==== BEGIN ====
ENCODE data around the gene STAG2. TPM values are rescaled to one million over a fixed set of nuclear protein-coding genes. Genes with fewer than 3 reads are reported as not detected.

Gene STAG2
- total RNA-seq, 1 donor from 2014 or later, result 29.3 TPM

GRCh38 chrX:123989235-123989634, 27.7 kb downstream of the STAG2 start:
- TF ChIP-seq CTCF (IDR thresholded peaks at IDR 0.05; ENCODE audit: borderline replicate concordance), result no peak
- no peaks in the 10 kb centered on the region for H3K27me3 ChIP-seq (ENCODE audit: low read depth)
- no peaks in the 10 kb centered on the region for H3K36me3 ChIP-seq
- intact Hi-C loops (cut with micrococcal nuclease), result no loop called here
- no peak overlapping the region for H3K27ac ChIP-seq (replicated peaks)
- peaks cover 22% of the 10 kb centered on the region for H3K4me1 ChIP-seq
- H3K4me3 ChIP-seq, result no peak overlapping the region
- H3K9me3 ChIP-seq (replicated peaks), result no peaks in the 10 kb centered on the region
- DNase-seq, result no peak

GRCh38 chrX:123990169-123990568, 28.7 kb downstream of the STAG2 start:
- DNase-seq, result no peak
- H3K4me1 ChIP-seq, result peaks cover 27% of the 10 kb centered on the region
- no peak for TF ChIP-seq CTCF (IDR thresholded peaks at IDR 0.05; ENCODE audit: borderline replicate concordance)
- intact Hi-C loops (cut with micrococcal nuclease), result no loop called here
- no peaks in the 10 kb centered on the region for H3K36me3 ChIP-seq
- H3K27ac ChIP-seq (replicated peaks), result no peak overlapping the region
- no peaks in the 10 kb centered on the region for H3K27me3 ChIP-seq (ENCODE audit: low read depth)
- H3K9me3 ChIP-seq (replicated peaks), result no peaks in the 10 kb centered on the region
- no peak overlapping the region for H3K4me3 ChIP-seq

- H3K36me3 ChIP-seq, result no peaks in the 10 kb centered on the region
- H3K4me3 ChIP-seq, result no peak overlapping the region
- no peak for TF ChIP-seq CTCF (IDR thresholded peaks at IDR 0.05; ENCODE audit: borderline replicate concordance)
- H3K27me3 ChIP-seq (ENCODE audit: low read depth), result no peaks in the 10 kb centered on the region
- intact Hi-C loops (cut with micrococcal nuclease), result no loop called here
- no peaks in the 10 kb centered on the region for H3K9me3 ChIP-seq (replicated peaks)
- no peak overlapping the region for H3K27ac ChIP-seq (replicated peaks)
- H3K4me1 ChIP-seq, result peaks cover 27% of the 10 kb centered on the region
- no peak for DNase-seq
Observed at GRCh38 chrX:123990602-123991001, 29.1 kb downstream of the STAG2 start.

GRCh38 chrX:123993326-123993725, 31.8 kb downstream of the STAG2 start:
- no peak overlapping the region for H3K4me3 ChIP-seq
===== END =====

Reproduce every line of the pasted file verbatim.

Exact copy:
ENCODE data around the gene STAG2. TPM values are rescaled to one million over a fixed set of nuclear protein-coding genes. Genes with fewer than 3 reads are reported as not detected.

Gene STAG2
- total RNA-seq, 1 donor from 2014 or later, result 29.3 TPM

GRCh38 chrX:123989235-123989634, 27.7 kb downstream of the STAG2 start:
- TF ChIP-seq CTCF (IDR thresholded peaks at IDR 0.05; ENCODE audit: borderline replicate concordance), result no peak
- no peaks in the 10 kb centered on the region for H3K27me3 ChIP-seq (ENCODE audit: low read depth)
- no peaks in the 10 kb centered on the region for H3K36me3 ChIP-seq
- intact Hi-C loops (cut with micrococcal nuclease), result no loop called here
- no peak overlapping the region for H3K27ac ChIP-seq (replicated peaks)
- peaks cover 22% of the 10 kb centered on the region for H3K4me1 ChIP-seq
- H3K4me3 ChIP-seq, result no peak overlapping the region
- H3K9me3 ChIP-seq (replicated peaks), result no peaks in the 10 kb centered on the region
- DNase-seq, result no peak

GRCh38 chrX:123990169-123990568, 28.7 kb downstream of the STAG2 start:
- DNase-seq, result no peak
- H3K4me1 ChIP-seq, result peaks cover 27% of the 10 kb centered on the region
- no peak for TF ChIP-seq CTCF (IDR thresholded peaks at IDR 0.05; ENCODE audit: borderline replicate concordance)
- intact Hi-C loops (cut with micrococcal nuclease), result no loop called here
- no peaks in the 10 kb centered on the region for H3K36me3 ChIP-seq
- H3K27ac ChIP-seq (replicated peaks), result no peak overlapping the region
- no peaks in the 10 kb centered on the region for H3K27me3 ChIP-seq (ENCODE audit: low read depth)
- H3K9me3 ChIP-seq (replicated peaks), result no peaks in the 10 kb centered on the region
- no peak overlapping the region for H3K4me3 ChIP-seq

- H3K36me3 ChIP-seq, result no peaks in the 10 kb centered on the region
- H3K4me3 ChIP-seq, result no peak overlapping the region
- no peak for TF ChIP-seq CTCF (IDR thresholded peaks at IDR 0.05; ENCODE audit: borderline replicate concordance)
- H3K27me3 ChIP-seq (ENCODE audit: low read depth), result no peaks in the 10 kb centered on the region
- intact Hi-C loops (cut with micrococcal nuclease), result no loop called here
- no peaks in the 10 kb centered on the region for H3K9me3 ChIP-seq (replicated peaks)
- no peak overlapping the region for H3K27ac ChIP-seq (replicated peaks)
- H3K4me1 ChIP-seq, result peaks cover 27% of the 10 kb centered on the region
- no peak for DNase-seq
Observed at GRCh38 chrX:123990602-123991001, 29.1 kb downstream of the STAG2 start.

GRCh38 chrX:123993326-123993725, 31.8 kb downstream of the STAG2 start:
- no peak overlapping the region for H3K4me3 ChIP-seq